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Foster's Home for Imaginary Friends (Game Boy Advance) artwork

Foster's Home for Imaginary Friends (Game Boy Advance) review

"Fosterís Home for Imaginary Friends is rather large, a few winding staircases stacked on top of one another with doorways that connect to long hallways and still more doors. At first, itís easy to get lost in all the options, and itís only by the end of the game that youíre likely to know your way around the building. Thatís because by then, you will have wandered rather aimlessly about for hours on end, grabbing little trinkets and starting to wonder why things have to be so monotonous."

Mac and his best friend have been having all sorts of great adventures together and things look good for their fellowship to continue for years, until Macís parents tell him itís high time that he found real friends. You see, Blooregard Q. Kazoo is nothing but an imaginary blue blob with too much personality for his own good. Faced by imminent separation, the two settle on a plan. Mac takes his pal to Fosterís Home for Imaginary Friends, a nearby building managed by a kindly, bespectacled old lady with a huge heart and a fondness for the imaginary.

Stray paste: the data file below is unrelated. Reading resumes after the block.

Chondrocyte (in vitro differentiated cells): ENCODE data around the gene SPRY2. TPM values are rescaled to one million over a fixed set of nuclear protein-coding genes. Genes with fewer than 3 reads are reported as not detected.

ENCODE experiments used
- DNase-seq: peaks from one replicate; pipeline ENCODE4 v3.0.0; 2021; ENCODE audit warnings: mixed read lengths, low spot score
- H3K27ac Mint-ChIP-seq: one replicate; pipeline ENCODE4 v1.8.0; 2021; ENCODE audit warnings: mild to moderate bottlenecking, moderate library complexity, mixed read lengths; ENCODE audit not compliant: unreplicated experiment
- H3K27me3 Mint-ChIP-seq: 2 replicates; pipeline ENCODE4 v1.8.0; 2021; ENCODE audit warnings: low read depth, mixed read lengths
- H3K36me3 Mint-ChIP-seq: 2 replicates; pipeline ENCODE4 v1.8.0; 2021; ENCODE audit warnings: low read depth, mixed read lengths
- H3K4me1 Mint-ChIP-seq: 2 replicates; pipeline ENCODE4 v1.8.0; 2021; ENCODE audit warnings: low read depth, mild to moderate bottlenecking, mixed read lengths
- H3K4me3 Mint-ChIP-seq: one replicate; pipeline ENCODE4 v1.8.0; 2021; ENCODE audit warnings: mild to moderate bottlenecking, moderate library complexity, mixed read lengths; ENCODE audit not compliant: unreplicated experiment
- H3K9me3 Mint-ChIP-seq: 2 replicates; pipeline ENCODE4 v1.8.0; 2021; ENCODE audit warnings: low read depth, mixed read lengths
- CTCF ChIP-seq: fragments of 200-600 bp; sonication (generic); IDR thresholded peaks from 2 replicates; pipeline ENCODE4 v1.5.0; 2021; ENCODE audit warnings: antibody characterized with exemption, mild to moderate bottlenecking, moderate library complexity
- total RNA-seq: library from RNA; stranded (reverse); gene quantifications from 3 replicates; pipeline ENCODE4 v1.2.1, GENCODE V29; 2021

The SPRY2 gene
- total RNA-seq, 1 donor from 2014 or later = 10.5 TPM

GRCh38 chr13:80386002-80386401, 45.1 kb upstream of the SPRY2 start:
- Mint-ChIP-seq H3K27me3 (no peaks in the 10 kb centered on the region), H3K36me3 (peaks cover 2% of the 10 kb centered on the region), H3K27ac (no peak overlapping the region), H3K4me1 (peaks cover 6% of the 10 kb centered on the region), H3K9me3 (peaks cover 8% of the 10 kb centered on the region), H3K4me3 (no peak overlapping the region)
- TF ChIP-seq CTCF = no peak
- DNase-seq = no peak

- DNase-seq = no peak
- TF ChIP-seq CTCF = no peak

Thus begins Fosterís Home for Imaginary Friends, the Game Boy Advance adaptation of the popular show from Cartoon Network. Players will adventure through the large building as both Mac and Bloo, each with their own capabilities. Along the way, theyíll meet familiar faces from the show and repeatedly do one thing: fetch items.

Sometimes, theyíre fetching cogs. On other occasions it will be fire-breathing puppies, or bits of a plaster bust that Bloo carelessly knocked from its stand. From the very start of the game when you have to collect a smattering of household goods that have been spread all over the mansion, itís clear that item collection will be a common theme. That continues until the very end with only amusing bits of dialogue serving as your reward. Fortunately, that part of the game is at least on track; the characters are constantly spouting one-liners that are genuinely amusing, if only in a juvenile sort of way.

Grabbing all the items isnít half as satisfying as reading the jokes, though. Fosterís Home for Imaginary Friends is rather large, a few winding staircases stacked on top of one another with doorways that connect to long hallways and still more doors. At first, itís easy to get lost in all the options, and itís only by the end of the game that youíre likely to know your way around the building. Thatís because by then, you will have wandered rather aimlessly about for hours on end, grabbing little trinkets and starting to wonder why things have to be so monotonous.